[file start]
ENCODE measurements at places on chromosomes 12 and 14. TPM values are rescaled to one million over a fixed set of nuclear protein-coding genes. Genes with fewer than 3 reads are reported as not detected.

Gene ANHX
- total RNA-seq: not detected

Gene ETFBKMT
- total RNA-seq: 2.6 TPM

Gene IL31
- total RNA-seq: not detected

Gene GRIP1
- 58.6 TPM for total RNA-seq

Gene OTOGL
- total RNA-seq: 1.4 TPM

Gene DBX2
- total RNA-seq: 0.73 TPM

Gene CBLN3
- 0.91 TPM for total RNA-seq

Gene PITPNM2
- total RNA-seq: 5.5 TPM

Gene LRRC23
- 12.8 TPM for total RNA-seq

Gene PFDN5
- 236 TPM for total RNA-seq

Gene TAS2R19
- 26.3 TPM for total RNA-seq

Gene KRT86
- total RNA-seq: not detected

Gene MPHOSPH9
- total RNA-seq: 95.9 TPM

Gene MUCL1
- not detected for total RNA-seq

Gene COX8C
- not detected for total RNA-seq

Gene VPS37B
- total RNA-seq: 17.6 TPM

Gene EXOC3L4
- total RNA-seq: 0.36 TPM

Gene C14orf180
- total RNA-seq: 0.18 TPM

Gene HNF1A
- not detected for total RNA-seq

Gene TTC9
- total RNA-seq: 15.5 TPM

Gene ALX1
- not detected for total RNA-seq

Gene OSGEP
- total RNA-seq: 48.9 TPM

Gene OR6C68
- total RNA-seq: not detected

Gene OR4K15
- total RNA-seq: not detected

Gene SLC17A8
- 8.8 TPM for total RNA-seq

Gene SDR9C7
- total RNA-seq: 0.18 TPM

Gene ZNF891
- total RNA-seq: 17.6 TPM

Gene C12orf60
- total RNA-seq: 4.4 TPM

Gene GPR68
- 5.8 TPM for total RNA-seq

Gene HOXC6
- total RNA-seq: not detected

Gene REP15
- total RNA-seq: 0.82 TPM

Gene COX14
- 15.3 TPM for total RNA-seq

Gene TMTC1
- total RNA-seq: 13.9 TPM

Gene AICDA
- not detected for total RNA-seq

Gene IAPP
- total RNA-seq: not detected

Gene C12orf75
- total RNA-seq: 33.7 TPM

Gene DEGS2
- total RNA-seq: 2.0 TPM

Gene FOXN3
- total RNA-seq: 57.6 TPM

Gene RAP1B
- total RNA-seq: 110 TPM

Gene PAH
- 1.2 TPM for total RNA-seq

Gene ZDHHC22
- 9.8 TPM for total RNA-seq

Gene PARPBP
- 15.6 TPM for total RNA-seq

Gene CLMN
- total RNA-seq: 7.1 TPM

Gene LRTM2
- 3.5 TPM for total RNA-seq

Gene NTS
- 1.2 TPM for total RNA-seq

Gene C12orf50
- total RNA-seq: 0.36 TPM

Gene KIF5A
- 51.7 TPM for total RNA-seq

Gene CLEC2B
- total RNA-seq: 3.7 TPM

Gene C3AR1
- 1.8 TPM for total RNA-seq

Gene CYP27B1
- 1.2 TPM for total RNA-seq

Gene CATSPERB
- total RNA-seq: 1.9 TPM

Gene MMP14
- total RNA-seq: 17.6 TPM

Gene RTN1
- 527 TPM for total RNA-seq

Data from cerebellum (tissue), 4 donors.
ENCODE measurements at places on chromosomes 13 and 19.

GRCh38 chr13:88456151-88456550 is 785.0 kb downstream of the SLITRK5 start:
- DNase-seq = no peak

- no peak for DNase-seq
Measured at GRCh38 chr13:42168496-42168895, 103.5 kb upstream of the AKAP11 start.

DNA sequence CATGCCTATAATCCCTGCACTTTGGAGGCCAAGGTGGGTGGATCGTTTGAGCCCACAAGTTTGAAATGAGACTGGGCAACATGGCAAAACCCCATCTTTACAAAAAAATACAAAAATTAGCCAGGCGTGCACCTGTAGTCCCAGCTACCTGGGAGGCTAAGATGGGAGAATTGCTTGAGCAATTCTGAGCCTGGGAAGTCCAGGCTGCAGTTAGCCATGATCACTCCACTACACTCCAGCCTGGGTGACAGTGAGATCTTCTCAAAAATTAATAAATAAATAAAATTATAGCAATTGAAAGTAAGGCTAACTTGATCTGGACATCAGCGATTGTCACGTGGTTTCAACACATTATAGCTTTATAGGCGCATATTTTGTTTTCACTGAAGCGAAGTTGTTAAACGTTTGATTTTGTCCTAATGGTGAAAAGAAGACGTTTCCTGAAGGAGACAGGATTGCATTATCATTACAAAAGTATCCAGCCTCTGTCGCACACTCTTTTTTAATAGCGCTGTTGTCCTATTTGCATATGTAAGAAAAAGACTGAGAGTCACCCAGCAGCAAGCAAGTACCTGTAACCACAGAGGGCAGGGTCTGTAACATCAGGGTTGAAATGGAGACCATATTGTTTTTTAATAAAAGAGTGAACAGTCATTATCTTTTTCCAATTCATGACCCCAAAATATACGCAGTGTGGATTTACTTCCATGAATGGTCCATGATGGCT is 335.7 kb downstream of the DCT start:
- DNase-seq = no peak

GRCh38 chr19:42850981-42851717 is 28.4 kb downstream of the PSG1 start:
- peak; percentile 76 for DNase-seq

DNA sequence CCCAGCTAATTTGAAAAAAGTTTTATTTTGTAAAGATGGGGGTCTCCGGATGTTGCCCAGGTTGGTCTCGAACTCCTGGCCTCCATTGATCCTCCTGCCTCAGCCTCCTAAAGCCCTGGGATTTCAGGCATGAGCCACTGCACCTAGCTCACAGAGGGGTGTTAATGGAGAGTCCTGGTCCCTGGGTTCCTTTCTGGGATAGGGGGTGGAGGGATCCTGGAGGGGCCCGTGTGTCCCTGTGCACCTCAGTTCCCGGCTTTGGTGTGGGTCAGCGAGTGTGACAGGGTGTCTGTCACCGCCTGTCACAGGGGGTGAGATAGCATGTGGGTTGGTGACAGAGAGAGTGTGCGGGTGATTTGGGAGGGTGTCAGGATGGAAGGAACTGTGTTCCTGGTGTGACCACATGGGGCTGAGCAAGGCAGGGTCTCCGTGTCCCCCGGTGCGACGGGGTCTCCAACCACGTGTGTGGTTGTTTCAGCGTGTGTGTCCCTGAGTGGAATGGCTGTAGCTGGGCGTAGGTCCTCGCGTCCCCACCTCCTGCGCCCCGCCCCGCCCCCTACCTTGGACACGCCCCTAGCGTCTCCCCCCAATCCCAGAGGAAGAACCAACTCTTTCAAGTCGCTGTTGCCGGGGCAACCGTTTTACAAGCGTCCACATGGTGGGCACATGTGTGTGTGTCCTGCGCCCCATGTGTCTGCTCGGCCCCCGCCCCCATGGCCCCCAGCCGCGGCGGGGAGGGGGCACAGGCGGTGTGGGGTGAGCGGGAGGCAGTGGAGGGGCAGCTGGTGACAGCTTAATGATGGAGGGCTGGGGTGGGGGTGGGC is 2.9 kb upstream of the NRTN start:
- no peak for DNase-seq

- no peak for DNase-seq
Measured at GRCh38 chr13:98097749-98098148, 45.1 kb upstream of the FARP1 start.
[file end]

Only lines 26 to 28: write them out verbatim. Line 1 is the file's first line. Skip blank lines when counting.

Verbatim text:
Gene MPHOSPH9
- total RNA-seq: 95.9 TPM

Gene MUCL1